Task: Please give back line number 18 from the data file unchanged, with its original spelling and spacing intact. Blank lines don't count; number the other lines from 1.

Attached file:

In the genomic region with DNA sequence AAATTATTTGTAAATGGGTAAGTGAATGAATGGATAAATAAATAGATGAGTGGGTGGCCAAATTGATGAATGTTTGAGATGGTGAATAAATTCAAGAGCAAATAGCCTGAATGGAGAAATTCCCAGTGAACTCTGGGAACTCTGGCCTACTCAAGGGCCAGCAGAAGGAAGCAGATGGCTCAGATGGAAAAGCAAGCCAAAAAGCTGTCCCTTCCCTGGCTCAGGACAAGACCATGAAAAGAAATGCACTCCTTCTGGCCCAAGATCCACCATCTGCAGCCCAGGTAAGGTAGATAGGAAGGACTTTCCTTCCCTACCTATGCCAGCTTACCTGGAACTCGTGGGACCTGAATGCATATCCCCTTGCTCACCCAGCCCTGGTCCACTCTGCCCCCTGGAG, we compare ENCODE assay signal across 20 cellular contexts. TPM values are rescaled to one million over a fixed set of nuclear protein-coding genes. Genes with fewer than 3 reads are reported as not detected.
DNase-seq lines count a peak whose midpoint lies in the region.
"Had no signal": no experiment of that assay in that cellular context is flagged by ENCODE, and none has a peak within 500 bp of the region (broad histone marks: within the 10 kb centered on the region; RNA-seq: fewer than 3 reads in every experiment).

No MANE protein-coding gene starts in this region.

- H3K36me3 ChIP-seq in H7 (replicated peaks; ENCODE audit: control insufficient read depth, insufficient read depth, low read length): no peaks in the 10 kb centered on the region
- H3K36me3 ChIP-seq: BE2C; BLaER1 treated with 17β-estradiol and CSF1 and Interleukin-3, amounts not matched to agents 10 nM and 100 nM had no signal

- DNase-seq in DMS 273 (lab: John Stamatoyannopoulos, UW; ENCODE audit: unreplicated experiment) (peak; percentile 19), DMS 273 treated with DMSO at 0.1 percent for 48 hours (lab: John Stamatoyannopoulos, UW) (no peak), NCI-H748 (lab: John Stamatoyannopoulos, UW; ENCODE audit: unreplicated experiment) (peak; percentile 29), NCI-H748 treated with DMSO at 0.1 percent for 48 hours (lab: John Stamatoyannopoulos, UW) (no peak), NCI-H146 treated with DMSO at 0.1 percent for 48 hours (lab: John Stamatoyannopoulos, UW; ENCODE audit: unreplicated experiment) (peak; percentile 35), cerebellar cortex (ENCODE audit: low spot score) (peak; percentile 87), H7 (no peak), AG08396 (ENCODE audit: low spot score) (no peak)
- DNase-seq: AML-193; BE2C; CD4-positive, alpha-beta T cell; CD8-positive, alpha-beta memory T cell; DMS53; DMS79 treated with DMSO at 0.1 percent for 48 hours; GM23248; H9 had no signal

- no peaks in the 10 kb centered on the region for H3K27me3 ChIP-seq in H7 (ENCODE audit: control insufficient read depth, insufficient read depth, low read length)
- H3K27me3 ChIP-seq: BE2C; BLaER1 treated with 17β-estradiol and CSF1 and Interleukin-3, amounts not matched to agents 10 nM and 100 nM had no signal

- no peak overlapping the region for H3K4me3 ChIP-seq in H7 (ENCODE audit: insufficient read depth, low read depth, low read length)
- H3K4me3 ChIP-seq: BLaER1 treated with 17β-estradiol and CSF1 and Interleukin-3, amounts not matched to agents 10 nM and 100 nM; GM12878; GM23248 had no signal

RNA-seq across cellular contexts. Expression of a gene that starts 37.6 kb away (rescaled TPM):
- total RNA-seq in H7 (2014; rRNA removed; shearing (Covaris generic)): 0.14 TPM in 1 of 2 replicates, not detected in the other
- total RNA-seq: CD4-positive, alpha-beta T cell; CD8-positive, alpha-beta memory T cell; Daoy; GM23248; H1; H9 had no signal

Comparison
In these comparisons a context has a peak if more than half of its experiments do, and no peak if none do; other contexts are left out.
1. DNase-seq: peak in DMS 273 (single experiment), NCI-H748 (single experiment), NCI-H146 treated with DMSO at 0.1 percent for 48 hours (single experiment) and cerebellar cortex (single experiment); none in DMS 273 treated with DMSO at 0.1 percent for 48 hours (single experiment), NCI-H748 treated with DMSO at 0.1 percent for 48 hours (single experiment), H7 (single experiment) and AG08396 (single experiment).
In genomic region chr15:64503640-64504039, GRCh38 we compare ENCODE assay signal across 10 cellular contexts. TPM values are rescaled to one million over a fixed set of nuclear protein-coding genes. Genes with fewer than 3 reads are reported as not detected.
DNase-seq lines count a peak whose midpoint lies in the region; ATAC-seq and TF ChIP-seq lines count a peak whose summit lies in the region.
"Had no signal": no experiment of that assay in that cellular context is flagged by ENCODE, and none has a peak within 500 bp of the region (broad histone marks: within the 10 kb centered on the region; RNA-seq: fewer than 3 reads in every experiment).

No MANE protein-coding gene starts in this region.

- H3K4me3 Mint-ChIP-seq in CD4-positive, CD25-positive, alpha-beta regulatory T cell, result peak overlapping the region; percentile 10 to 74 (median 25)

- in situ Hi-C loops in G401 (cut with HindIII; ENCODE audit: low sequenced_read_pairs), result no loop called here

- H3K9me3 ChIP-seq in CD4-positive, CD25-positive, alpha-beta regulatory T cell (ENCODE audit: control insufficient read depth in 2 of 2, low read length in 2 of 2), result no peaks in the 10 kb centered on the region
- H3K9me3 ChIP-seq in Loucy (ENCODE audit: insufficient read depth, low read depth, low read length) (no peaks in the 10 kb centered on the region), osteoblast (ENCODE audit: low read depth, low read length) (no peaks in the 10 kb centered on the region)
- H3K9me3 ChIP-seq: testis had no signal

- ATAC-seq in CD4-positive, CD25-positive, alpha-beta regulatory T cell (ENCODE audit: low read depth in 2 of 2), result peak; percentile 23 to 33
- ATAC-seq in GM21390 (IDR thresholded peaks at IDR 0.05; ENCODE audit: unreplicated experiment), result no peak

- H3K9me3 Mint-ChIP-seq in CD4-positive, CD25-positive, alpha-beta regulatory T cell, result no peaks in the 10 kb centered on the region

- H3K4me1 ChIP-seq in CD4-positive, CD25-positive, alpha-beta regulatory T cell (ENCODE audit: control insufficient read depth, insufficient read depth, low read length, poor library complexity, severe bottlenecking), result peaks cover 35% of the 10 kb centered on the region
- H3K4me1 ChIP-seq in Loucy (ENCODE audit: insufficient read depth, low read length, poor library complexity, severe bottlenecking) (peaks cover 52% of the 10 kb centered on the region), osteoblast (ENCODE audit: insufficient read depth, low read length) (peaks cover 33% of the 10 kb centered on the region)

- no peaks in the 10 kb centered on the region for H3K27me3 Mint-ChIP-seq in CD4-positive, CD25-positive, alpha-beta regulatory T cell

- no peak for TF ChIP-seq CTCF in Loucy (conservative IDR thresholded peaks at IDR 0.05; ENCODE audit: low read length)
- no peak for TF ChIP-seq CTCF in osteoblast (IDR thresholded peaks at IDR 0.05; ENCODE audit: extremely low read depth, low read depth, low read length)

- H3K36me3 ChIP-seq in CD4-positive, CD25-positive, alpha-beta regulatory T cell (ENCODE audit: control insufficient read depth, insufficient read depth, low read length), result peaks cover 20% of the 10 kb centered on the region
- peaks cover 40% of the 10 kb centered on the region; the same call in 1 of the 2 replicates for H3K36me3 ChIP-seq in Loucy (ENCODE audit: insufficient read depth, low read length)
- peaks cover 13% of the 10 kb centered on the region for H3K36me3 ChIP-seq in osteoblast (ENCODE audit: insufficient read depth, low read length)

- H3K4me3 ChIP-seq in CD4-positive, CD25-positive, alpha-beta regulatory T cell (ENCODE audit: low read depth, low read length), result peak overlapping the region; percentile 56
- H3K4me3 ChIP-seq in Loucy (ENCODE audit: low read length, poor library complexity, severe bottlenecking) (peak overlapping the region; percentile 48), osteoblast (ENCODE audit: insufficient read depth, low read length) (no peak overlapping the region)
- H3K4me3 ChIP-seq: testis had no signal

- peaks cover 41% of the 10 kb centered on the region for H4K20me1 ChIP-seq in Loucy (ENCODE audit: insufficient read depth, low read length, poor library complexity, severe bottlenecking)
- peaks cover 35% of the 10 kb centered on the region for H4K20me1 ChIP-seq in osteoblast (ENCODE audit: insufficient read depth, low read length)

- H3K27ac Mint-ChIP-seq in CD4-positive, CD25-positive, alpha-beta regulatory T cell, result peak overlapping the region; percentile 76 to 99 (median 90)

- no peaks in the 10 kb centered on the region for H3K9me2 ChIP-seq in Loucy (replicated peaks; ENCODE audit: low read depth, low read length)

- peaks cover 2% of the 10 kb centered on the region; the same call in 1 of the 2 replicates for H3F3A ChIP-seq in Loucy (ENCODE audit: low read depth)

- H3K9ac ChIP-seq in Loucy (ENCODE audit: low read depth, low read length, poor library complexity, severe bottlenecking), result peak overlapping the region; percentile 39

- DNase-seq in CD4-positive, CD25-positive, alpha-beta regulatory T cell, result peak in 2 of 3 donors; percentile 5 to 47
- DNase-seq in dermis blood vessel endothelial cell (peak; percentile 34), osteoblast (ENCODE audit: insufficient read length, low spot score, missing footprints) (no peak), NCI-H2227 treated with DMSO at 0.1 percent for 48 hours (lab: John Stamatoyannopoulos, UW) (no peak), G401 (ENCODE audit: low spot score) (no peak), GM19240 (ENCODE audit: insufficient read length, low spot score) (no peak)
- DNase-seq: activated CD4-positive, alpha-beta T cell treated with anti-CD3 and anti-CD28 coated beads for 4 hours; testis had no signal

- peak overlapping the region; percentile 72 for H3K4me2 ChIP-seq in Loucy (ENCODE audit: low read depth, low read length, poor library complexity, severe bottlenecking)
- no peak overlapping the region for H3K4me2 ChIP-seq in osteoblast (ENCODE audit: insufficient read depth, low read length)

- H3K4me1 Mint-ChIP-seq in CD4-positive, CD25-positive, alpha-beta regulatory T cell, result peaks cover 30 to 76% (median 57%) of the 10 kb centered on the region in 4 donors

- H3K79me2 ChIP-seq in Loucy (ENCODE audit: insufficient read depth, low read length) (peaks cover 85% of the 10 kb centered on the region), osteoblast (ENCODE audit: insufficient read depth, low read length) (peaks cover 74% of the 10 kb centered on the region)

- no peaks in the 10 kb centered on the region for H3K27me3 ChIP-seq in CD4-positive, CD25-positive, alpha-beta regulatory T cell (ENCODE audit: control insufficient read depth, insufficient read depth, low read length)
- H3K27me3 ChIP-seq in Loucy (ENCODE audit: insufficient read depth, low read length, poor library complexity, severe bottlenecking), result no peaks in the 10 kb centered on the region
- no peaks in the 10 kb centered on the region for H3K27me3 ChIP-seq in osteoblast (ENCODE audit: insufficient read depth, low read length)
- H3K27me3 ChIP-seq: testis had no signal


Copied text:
1. DNase-seq: peak in DMS 273 (single experiment), NCI-H748 (single experiment), NCI-H146 treated with DMSO at 0.1 percent for 48 hours (single experiment) and cerebellar cortex (single experiment); none in DMS 273 treated with DMSO at 0.1 percent for 48 hours (single experiment), NCI-H748 treated with DMSO at 0.1 percent for 48 hours (single experiment), H7 (single experiment) and AG08396 (single experiment).